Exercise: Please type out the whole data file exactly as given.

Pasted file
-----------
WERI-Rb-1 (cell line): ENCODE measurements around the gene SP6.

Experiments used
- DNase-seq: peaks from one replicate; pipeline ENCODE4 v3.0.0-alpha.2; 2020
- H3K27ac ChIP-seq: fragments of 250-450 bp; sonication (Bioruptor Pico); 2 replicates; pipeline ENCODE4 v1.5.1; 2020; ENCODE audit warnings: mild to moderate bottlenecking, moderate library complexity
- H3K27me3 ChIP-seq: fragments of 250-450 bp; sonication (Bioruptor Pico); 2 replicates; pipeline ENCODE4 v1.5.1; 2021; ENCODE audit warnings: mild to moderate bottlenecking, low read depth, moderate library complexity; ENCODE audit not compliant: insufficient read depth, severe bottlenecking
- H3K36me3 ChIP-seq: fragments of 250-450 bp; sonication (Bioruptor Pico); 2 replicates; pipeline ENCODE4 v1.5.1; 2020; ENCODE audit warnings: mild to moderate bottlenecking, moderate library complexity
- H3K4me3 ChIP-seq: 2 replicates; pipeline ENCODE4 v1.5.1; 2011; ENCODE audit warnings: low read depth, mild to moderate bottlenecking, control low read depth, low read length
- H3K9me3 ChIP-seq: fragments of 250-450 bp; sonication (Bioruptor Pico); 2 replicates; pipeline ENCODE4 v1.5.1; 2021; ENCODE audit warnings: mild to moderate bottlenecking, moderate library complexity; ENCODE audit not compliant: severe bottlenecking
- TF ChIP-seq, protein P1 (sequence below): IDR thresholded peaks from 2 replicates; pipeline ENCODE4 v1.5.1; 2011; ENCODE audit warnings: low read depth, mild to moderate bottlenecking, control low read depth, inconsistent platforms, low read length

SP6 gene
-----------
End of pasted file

WERI-Rb-1 (cell line): ENCODE measurements around the gene SP6.

Experiments used
- DNase-seq: peaks from one replicate; pipeline ENCODE4 v3.0.0-alpha.2; 2020
- H3K27ac ChIP-seq: fragments of 250-450 bp; sonication (Bioruptor Pico); 2 replicates; pipeline ENCODE4 v1.5.1; 2020; ENCODE audit warnings: mild to moderate bottlenecking, moderate library complexity
- H3K27me3 ChIP-seq: fragments of 250-450 bp; sonication (Bioruptor Pico); 2 replicates; pipeline ENCODE4 v1.5.1; 2021; ENCODE audit warnings: mild to moderate bottlenecking, low read depth, moderate library complexity; ENCODE audit not compliant: insufficient read depth, severe bottlenecking
- H3K36me3 ChIP-seq: fragments of 250-450 bp; sonication (Bioruptor Pico); 2 replicates; pipeline ENCODE4 v1.5.1; 2020; ENCODE audit warnings: mild to moderate bottlenecking, moderate library complexity
- H3K4me3 ChIP-seq: 2 replicates; pipeline ENCODE4 v1.5.1; 2011; ENCODE audit warnings: low read depth, mild to moderate bottlenecking, control low read depth, low read length
- H3K9me3 ChIP-seq: fragments of 250-450 bp; sonication (Bioruptor Pico); 2 replicates; pipeline ENCODE4 v1.5.1; 2021; ENCODE audit warnings: mild to moderate bottlenecking, moderate library complexity; ENCODE audit not compliant: severe bottlenecking
- TF ChIP-seq, protein P1 (sequence below): IDR thresholded peaks from 2 replicates; pipeline ENCODE4 v1.5.1; 2011; ENCODE audit warnings: low read depth, mild to moderate bottlenecking, control low read depth, inconsistent platforms, low read length

SP6 gene